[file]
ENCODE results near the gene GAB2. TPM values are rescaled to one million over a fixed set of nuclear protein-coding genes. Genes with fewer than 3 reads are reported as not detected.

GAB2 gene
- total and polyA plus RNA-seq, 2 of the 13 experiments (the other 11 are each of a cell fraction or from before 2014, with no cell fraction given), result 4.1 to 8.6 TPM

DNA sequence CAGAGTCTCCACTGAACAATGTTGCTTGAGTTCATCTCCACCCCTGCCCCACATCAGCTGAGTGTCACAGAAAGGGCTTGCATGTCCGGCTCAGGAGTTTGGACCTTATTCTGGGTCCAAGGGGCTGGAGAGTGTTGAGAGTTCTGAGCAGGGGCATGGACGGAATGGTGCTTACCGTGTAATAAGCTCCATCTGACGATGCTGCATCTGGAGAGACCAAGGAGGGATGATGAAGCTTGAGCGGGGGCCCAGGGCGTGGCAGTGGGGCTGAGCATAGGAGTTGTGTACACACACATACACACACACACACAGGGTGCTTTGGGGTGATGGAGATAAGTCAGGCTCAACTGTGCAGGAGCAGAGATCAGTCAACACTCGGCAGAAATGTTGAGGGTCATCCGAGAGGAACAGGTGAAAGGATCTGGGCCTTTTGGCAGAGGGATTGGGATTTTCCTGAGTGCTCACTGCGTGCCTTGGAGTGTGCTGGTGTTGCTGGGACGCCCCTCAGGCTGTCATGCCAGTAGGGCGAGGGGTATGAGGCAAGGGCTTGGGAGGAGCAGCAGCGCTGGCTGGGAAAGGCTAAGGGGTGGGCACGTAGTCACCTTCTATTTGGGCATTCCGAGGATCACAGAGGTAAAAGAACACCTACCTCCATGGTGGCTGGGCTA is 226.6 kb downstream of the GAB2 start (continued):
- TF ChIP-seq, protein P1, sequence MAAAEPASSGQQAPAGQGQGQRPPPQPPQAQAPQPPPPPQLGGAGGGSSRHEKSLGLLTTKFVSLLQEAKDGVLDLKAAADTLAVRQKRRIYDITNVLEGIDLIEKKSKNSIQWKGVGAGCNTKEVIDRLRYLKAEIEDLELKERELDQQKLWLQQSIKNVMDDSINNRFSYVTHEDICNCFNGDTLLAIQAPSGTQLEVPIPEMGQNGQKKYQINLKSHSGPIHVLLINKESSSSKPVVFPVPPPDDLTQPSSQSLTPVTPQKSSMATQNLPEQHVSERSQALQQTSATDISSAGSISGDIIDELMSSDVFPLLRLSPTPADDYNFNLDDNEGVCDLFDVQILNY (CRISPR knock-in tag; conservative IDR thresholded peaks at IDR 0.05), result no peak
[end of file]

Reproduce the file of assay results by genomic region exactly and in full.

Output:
ENCODE results near the gene GAB2. TPM values are rescaled to one million over a fixed set of nuclear protein-coding genes. Genes with fewer than 3 reads are reported as not detected.

GAB2 gene
- total and polyA plus RNA-seq, 2 of the 13 experiments (the other 11 are each of a cell fraction or from before 2014, with no cell fraction given), result 4.1 to 8.6 TPM

DNA sequence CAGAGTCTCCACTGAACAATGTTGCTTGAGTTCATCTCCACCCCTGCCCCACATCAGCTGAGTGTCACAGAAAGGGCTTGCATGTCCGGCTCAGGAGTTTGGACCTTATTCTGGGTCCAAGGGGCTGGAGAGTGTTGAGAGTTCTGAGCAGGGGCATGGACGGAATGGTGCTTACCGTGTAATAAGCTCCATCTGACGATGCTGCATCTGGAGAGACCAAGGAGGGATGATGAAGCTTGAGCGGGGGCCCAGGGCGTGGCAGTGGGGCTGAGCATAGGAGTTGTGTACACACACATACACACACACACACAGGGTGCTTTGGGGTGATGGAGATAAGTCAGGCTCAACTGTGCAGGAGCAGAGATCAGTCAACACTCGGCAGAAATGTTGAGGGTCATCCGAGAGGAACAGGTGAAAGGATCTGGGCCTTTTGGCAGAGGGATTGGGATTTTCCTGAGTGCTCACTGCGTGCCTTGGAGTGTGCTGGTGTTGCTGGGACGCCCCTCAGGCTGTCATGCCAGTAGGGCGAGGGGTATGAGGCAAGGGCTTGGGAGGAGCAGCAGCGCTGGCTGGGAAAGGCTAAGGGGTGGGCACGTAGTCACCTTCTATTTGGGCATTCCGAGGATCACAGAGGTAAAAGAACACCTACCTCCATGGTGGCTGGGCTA is 226.6 kb downstream of the GAB2 start (continued):
- TF ChIP-seq, protein P1, sequence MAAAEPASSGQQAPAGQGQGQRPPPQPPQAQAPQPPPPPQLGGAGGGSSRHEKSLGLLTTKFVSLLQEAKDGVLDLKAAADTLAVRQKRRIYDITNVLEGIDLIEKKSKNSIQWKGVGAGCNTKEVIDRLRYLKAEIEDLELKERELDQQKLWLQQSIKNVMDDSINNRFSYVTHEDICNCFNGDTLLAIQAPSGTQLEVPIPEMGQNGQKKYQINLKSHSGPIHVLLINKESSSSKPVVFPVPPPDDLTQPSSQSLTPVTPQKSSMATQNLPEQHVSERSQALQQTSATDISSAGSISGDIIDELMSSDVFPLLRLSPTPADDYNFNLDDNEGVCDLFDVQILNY (CRISPR knock-in tag; conservative IDR thresholded peaks at IDR 0.05), result no peak